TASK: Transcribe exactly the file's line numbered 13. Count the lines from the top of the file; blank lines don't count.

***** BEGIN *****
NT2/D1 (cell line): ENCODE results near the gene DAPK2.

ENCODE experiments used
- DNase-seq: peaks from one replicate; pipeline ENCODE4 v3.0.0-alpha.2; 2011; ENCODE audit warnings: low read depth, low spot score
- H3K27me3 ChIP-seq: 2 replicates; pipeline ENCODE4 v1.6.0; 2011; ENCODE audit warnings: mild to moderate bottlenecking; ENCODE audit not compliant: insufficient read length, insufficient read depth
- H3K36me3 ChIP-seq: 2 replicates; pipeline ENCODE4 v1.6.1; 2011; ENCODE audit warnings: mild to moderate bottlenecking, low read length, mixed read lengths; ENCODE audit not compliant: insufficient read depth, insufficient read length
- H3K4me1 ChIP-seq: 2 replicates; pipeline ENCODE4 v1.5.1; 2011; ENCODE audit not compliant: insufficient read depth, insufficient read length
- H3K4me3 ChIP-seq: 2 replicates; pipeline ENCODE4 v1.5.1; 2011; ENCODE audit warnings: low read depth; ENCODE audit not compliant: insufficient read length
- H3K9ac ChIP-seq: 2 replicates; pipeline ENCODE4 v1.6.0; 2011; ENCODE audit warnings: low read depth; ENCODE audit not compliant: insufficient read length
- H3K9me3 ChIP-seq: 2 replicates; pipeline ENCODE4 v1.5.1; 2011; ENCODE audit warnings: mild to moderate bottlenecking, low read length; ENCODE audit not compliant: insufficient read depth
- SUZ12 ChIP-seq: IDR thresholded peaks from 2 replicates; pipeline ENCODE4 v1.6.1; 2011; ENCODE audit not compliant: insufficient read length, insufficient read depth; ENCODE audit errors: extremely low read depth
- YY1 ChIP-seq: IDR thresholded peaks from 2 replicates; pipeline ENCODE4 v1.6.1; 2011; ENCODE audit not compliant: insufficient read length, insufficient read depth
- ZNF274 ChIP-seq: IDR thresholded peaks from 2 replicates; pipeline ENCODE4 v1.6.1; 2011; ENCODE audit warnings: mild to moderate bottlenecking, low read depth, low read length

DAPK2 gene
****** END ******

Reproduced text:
DAPK2 gene